Bayern Munich fans are finding themselves glued to the screen for Borussia Dortmund games these days. Thanks to the Rekordmeister’s travails, Bayern have needed more than the usual amount of help from their rivals to win a tight Bundesliga title race.
The last few times it’s happened, BVB have obliged. But Bayern’s penultimate matchday collapse to RB Leipzig may finally prove one calamity too many.
What a turn this season has made. Last July, these two teams met for the season’s inaugural competitive fixture — the DFL-Supercup. For Bayern, questions swirled. Robert Lewandowski’s transfer window departure and last season’s Champions League exit were still fresh in the memory. How would Bayern find ways to score? Would Thomas Müller thrive without his usual partner in attack?
No problem, as it turned out. The Bavarians smashed Leipzig 5-3, with the losing side's goals largely coming in the game's quiet moments, the result having long been decided. Leipzig coach Domenico Tedesco could only be resigned to the sheer power of the indomitable record champions — among his post-game laments the now memorable refrain: “The arrows come from everywhere.”
Domenico Tedesco: "Bayern deserved their win, especially for the 1st half. They played to their strengths. They have lightning fast players in all positions. The arrows come from everywhere - left, right, left half space, right half space. This is mad, absolutely mad" [@SPORT1] pic.twitter.com/SRzu6HymYz— Bayern & Germany (@iMiaSanMia) July 31, 2022
Tedesco wouldn’t even last to October, but his Bayern counterpart Julian Nagelsmann was just getting started. Or so it seemed. Nagelsmann was sacked in March after a Rückrunde run of poor results culminated in a loss to Xabi Alonso’s Leverkusen. At the time, Bayern trailed Dortmund but had Der Klassiker next on the schedule, a chance to right things which they emphatically took under new coach Thomas Tuchel.
And ex-Dortmund coach Marco Rose had been installed to the post at Leipzig.
Rose’s first brush with the Bavarian machine — in the midst of a run that saw them blank Champions League stalwarts FC Barcelona, Inter Milan, and Paris Saint-Germain by turn — came in January. It was the return to competitive action for Bayern after a tumultuous winter, filled with injuries, drama, and World Cup heartbreak. It would also be the first of three straight 1-1 draws to start the Rückrunde, early warning signs for Nagelsmann's fracturing job security.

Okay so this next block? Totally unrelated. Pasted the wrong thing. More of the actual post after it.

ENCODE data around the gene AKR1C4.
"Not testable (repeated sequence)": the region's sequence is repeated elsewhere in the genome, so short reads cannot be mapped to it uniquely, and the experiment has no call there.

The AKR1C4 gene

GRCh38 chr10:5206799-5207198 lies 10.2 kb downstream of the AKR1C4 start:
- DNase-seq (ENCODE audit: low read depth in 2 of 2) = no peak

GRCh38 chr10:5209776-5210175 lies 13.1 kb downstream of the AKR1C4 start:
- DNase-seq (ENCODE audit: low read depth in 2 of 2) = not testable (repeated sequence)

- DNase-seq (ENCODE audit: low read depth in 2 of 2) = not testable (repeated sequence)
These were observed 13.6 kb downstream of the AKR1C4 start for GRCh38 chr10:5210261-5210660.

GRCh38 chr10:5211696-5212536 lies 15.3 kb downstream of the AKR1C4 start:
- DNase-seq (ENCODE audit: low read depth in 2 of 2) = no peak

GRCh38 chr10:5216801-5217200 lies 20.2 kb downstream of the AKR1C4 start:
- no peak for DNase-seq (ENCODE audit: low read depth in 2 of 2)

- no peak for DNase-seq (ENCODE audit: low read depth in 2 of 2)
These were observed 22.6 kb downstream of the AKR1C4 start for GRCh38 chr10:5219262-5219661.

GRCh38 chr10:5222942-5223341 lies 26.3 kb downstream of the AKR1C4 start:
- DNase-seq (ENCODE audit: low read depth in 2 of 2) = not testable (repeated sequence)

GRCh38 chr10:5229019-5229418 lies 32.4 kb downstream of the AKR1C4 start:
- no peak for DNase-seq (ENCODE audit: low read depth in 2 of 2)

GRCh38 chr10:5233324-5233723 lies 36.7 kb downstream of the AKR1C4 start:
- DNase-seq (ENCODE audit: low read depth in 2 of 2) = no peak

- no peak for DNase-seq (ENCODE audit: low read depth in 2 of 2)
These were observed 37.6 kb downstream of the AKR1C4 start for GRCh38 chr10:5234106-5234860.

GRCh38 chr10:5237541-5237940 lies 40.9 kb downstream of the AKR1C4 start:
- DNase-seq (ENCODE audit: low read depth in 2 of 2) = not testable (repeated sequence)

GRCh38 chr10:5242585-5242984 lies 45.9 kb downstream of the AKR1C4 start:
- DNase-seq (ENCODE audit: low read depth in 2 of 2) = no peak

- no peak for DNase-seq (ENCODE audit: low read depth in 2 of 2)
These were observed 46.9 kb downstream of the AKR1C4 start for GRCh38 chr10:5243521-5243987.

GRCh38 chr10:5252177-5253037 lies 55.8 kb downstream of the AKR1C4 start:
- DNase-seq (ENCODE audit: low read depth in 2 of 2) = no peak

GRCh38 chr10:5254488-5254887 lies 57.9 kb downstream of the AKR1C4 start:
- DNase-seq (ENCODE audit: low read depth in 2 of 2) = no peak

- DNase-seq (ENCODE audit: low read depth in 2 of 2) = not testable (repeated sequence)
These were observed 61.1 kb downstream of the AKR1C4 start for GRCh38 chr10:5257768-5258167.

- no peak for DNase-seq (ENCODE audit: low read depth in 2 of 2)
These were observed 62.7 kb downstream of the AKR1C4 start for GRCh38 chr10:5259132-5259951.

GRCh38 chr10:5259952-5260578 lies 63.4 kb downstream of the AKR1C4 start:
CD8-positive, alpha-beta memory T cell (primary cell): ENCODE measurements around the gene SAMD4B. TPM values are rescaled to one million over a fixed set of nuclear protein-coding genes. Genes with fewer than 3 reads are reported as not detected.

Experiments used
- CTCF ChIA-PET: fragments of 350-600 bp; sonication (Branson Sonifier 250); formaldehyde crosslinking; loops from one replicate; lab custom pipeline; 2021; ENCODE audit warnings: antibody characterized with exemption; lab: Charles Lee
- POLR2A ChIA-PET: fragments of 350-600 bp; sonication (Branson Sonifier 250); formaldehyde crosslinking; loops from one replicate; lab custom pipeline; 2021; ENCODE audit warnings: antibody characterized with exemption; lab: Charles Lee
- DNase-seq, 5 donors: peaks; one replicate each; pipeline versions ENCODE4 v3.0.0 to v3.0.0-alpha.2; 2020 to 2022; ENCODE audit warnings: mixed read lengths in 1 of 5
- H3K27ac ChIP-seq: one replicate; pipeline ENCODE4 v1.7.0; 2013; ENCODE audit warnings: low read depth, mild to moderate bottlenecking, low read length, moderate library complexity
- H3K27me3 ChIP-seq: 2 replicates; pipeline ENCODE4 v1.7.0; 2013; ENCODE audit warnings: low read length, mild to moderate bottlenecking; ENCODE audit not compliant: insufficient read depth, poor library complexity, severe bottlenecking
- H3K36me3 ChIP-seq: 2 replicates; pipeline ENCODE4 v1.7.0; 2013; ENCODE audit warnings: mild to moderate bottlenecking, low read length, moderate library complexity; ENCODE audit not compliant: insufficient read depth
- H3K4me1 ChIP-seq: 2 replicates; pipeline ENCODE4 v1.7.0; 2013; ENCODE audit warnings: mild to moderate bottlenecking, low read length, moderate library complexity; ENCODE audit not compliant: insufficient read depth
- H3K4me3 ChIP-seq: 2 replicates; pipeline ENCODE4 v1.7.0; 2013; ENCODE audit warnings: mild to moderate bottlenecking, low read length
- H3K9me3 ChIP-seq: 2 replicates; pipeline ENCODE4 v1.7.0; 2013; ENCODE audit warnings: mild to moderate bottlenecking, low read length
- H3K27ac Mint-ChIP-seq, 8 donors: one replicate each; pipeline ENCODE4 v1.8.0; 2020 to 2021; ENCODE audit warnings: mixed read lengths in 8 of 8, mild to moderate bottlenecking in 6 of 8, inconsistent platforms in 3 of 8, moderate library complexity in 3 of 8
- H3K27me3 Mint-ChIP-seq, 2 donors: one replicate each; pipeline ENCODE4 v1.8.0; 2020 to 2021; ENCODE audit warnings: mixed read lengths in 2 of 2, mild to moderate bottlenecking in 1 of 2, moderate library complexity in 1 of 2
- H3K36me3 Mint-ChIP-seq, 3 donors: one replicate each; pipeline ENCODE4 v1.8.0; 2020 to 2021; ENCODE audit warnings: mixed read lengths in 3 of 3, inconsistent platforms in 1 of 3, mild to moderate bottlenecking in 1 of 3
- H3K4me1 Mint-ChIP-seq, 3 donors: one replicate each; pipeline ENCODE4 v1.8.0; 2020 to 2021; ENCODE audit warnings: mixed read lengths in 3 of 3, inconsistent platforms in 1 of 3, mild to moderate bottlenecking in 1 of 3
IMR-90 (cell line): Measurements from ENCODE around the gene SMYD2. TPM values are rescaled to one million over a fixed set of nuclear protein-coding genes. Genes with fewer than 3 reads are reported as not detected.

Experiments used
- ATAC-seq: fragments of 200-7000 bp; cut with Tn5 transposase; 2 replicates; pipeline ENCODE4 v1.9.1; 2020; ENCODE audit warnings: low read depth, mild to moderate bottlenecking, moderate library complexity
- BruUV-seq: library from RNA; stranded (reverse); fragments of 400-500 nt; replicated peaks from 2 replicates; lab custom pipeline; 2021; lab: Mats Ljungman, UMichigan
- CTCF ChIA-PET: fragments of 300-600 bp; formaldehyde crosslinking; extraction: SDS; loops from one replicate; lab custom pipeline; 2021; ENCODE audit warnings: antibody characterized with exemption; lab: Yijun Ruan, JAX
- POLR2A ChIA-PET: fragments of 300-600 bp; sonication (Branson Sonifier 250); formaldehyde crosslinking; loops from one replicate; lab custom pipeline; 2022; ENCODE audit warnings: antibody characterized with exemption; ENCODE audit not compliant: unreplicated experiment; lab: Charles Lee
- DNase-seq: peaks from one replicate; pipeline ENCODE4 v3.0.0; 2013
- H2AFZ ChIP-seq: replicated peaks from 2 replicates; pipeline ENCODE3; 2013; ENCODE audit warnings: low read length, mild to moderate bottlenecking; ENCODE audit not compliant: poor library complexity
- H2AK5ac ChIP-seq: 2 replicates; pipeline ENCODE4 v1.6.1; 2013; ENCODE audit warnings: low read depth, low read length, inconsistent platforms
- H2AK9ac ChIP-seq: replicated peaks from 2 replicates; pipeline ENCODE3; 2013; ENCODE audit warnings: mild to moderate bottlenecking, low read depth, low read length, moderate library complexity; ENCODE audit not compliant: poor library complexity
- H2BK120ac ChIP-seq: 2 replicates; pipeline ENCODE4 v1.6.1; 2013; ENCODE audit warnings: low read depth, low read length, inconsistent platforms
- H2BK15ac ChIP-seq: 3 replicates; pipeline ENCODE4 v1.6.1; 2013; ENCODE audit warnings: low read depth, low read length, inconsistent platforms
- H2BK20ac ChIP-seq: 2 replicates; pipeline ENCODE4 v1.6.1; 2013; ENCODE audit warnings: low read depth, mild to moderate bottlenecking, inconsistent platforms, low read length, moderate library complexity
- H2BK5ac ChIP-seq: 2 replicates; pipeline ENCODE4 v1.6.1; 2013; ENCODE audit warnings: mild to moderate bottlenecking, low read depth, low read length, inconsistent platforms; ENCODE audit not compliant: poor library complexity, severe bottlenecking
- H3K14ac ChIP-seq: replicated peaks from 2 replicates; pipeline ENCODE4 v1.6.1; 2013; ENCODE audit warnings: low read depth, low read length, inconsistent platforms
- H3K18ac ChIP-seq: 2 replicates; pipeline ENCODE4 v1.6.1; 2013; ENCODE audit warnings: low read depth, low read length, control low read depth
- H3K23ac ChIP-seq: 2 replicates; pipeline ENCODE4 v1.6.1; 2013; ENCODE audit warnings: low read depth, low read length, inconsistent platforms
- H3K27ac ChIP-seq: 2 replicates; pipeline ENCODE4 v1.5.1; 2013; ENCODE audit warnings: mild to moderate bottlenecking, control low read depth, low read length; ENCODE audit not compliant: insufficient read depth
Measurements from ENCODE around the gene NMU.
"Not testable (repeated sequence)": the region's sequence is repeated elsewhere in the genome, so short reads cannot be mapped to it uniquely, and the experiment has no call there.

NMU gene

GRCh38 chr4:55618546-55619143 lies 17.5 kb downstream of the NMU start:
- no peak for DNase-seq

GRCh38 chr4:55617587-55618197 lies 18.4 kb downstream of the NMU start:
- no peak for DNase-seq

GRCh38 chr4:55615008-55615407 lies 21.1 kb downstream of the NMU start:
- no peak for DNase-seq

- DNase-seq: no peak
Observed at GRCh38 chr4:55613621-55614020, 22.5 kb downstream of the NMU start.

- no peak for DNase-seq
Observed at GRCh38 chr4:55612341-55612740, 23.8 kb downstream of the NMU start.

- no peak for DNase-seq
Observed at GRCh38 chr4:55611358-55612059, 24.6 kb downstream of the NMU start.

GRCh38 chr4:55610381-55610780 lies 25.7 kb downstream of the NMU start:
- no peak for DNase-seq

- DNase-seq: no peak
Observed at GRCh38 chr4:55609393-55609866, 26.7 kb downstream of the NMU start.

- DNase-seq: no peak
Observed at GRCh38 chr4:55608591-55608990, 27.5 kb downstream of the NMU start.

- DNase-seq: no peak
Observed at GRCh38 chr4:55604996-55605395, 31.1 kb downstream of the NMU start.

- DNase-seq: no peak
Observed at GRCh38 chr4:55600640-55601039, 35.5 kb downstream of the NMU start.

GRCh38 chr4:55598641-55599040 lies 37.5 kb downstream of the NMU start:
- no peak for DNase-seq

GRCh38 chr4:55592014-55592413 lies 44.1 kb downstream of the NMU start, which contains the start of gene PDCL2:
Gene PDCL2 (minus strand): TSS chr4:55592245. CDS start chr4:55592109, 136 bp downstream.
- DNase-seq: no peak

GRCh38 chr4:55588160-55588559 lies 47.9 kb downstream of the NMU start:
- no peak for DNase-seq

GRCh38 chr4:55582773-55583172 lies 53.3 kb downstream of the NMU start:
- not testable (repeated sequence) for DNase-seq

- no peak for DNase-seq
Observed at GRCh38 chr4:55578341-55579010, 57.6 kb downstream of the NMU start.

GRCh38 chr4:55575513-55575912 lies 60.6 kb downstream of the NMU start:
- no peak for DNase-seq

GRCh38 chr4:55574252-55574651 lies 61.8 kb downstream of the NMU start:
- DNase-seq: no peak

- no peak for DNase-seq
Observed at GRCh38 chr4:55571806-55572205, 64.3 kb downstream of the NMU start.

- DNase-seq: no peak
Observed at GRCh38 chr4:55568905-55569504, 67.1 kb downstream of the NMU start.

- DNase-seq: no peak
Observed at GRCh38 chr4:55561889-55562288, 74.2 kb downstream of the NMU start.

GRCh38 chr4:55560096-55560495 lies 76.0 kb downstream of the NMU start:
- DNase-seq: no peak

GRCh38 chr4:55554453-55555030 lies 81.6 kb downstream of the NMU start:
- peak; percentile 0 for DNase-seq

Those warnings went unheeded, but maybe they shouldn't have been. Bayern’s display was the sort that had plagued them all season long. The arrow-raining goals machine had long been sputtering; this was now a team that seemed content to claw their way to one and then surrender control. Bayern carried a 1-0 lead into half-time; Leipzig’s Marcel Halstenberg equalized early in the second.
Leipzig would do much, much better at the second time of asking.
Backed against the wall, needing a result — usually this is the time for the Bavarians to shine. Instead they continued in their usual way. Serge Gnabry’s super strike was a moment of sparkling quality, yet it only seemed to pave the way to complacency. It was Leipzig that demonstrated mentality, peppering Bayern with a few chances before the break. Yet neither that nor Tuchel’s half-time address could lift the team out of their stupor.
Where Leipzig had intent, Bayern’s second-half display was typically desultory. They would be punished soon enough, through the efforts of an incoming Bayern player to boot.
Usually it’s incoming transfers who have to adapt to Bavarian standards of excellence; after this result, there’s the sense that the Bayern locker could learn a thing or two from Konrad Laimer. The midfielder, Julian Nagelsmann’s long-desired “pressing machine”, won the ball himself after a set piece, led a very familiar-looking charge — arrows down all sides — and finished the sequence himself after Christopher Nkunku’s cutback was deflected.
Even that wasn’t enough. A draw already flung the door open to Dortmund, but Bayern had one more of the season’s greatest hits to replay: the double penalty. In the loss that would mark the end of Nagelsmann’s tenure, two Leverkusen penalties after an early Bayern goal sealed the result. A reprise was only fitting. Leipzig had their three goals again, matching their Supercup output. This time, Bayern could only muster the one.
Searing questions about over the direction and future of this Bayern Munich squad. Where is the mentality? The determination? The patterns have now recurred far too many times to suppose they are blips. And they’ve happened, repeatedly, under both coaches.
Dortmund’s 3-0 triumph at Augsburg on Sunday, achieved without potentially Real Madrid-bound Jude Bellingham, may augur a shift in the balance of Bundesliga power. Could it be a two-horse race going forward? These aren’t the BVBers of years past, the ones who would seemingly refuse to take every offering Bayern made. If Bayern want to reverse the trend, to seize the reins once again…well, it would be good to start at some point.
The season isn’t over yet, but the Bayern that began the campaign look well and truly gone. It’s been a storybook season, alright. Only the story was a nightmare.
Want more thoughts on that absolute debacle of a match between Bayern Munich and RB Leipzig? Check out our postgame podcast for our thoughts on where everything went wrong, why Bayern Munich collapsed in this match (and in this season), and who needs to be looking over their shoulder moving forward at the club. You can listen on Spotify or below:
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